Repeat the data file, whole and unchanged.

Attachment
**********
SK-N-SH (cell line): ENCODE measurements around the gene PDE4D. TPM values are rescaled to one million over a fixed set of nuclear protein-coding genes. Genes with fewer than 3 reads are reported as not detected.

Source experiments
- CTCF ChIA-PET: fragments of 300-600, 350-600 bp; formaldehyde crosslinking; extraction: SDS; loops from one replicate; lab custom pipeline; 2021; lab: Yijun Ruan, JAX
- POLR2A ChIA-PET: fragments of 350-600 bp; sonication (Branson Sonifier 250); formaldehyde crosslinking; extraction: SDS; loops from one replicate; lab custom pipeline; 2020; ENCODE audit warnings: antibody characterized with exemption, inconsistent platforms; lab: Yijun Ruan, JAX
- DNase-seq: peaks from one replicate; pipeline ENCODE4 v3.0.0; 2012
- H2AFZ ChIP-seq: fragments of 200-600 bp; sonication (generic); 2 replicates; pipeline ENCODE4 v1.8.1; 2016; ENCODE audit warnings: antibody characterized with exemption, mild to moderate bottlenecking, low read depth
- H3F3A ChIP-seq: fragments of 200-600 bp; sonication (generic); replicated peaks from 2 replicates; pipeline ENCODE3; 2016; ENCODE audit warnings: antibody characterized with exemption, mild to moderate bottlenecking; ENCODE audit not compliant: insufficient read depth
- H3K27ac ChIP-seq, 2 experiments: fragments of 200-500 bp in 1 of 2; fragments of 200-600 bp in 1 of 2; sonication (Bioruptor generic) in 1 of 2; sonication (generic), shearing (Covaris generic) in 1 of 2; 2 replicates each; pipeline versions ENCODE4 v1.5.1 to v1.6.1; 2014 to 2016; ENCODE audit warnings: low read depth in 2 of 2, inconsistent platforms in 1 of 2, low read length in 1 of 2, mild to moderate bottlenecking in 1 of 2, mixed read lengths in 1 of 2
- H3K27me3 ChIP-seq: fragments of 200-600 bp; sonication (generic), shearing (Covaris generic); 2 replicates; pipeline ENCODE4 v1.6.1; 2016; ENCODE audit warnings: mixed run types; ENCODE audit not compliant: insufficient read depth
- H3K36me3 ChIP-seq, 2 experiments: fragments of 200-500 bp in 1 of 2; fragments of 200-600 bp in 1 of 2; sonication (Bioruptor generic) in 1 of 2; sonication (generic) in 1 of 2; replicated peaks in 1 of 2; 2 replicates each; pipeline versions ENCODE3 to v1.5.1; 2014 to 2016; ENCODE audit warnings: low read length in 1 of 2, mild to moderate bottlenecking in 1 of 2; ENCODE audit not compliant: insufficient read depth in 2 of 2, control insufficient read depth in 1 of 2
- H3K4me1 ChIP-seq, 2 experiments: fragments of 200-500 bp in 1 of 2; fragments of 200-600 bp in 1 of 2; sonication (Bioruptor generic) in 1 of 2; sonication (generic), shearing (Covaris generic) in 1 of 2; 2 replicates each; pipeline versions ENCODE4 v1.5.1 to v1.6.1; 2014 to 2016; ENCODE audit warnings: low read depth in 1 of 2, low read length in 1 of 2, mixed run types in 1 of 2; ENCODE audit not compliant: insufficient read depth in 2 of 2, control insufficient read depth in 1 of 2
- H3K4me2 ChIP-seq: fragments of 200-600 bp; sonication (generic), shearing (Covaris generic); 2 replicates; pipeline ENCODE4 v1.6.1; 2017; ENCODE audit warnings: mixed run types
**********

SK-N-SH (cell line): ENCODE measurements around the gene PDE4D. TPM values are rescaled to one million over a fixed set of nuclear protein-coding genes. Genes with fewer than 3 reads are reported as not detected.

Source experiments
- CTCF ChIA-PET: fragments of 300-600, 350-600 bp; formaldehyde crosslinking; extraction: SDS; loops from one replicate; lab custom pipeline; 2021; lab: Yijun Ruan, JAX
- POLR2A ChIA-PET: fragments of 350-600 bp; sonication (Branson Sonifier 250); formaldehyde crosslinking; extraction: SDS; loops from one replicate; lab custom pipeline; 2020; ENCODE audit warnings: antibody characterized with exemption, inconsistent platforms; lab: Yijun Ruan, JAX
- DNase-seq: peaks from one replicate; pipeline ENCODE4 v3.0.0; 2012
- H2AFZ ChIP-seq: fragments of 200-600 bp; sonication (generic); 2 replicates; pipeline ENCODE4 v1.8.1; 2016; ENCODE audit warnings: antibody characterized with exemption, mild to moderate bottlenecking, low read depth
- H3F3A ChIP-seq: fragments of 200-600 bp; sonication (generic); replicated peaks from 2 replicates; pipeline ENCODE3; 2016; ENCODE audit warnings: antibody characterized with exemption, mild to moderate bottlenecking; ENCODE audit not compliant: insufficient read depth
- H3K27ac ChIP-seq, 2 experiments: fragments of 200-500 bp in 1 of 2; fragments of 200-600 bp in 1 of 2; sonication (Bioruptor generic) in 1 of 2; sonication (generic), shearing (Covaris generic) in 1 of 2; 2 replicates each; pipeline versions ENCODE4 v1.5.1 to v1.6.1; 2014 to 2016; ENCODE audit warnings: low read depth in 2 of 2, inconsistent platforms in 1 of 2, low read length in 1 of 2, mild to moderate bottlenecking in 1 of 2, mixed read lengths in 1 of 2
- H3K27me3 ChIP-seq: fragments of 200-600 bp; sonication (generic), shearing (Covaris generic); 2 replicates; pipeline ENCODE4 v1.6.1; 2016; ENCODE audit warnings: mixed run types; ENCODE audit not compliant: insufficient read depth
- H3K36me3 ChIP-seq, 2 experiments: fragments of 200-500 bp in 1 of 2; fragments of 200-600 bp in 1 of 2; sonication (Bioruptor generic) in 1 of 2; sonication (generic) in 1 of 2; replicated peaks in 1 of 2; 2 replicates each; pipeline versions ENCODE3 to v1.5.1; 2014 to 2016; ENCODE audit warnings: low read length in 1 of 2, mild to moderate bottlenecking in 1 of 2; ENCODE audit not compliant: insufficient read depth in 2 of 2, control insufficient read depth in 1 of 2
- H3K4me1 ChIP-seq, 2 experiments: fragments of 200-500 bp in 1 of 2; fragments of 200-600 bp in 1 of 2; sonication (Bioruptor generic) in 1 of 2; sonication (generic), shearing (Covaris generic) in 1 of 2; 2 replicates each; pipeline versions ENCODE4 v1.5.1 to v1.6.1; 2014 to 2016; ENCODE audit warnings: low read depth in 1 of 2, low read length in 1 of 2, mixed run types in 1 of 2; ENCODE audit not compliant: insufficient read depth in 2 of 2, control insufficient read depth in 1 of 2
- H3K4me2 ChIP-seq: fragments of 200-600 bp; sonication (generic), shearing (Covaris generic); 2 replicates; pipeline ENCODE4 v1.6.1; 2017; ENCODE audit warnings: mixed run types